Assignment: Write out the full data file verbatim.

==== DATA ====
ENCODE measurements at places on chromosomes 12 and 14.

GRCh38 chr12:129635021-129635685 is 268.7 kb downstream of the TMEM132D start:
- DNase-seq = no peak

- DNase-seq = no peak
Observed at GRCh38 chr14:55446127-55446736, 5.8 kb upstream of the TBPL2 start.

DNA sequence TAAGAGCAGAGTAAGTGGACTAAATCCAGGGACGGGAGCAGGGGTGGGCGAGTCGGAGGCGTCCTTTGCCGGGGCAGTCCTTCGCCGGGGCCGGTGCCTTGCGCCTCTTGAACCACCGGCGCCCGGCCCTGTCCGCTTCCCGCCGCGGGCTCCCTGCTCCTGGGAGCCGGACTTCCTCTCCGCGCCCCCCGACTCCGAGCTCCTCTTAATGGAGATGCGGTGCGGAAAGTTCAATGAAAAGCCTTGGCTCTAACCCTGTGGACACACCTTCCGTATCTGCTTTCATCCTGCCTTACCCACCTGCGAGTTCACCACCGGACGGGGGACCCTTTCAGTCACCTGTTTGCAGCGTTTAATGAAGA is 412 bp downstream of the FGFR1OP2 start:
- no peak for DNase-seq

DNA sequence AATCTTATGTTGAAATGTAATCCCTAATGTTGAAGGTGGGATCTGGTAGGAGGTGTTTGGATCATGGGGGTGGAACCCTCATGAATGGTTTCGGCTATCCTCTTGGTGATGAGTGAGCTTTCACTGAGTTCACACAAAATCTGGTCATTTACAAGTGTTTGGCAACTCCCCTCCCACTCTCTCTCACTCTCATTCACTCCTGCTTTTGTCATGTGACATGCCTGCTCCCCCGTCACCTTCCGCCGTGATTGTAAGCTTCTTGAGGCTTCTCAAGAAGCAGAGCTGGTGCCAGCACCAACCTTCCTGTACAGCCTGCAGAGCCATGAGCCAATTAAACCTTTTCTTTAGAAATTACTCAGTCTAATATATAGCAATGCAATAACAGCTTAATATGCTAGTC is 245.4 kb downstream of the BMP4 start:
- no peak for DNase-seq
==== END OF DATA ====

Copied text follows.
ENCODE measurements at places on chromosomes 12 and 14.

GRCh38 chr12:129635021-129635685 is 268.7 kb downstream of the TMEM132D start:
- DNase-seq = no peak

- DNase-seq = no peak
Observed at GRCh38 chr14:55446127-55446736, 5.8 kb upstream of the TBPL2 start.

DNA sequence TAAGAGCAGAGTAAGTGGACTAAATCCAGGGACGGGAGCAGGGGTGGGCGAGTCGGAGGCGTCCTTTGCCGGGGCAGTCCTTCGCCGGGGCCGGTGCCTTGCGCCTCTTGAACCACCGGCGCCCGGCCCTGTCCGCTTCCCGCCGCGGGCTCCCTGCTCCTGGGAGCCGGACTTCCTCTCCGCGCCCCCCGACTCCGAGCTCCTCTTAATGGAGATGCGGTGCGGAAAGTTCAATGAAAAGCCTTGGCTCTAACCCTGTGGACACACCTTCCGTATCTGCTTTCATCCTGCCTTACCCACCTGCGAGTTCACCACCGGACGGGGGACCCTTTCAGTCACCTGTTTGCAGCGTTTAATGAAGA is 412 bp downstream of the FGFR1OP2 start:
- no peak for DNase-seq

DNA sequence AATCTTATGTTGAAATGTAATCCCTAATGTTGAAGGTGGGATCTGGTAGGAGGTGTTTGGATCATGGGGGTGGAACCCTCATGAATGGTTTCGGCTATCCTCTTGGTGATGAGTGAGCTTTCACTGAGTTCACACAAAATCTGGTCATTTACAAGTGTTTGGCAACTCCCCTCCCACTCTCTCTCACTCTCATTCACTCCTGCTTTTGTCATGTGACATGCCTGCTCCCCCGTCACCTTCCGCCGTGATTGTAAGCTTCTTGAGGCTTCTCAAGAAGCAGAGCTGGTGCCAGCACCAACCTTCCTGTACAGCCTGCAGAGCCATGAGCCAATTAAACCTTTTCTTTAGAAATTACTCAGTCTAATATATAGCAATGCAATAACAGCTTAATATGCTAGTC is 245.4 kb downstream of the BMP4 start:
- no peak for DNase-seq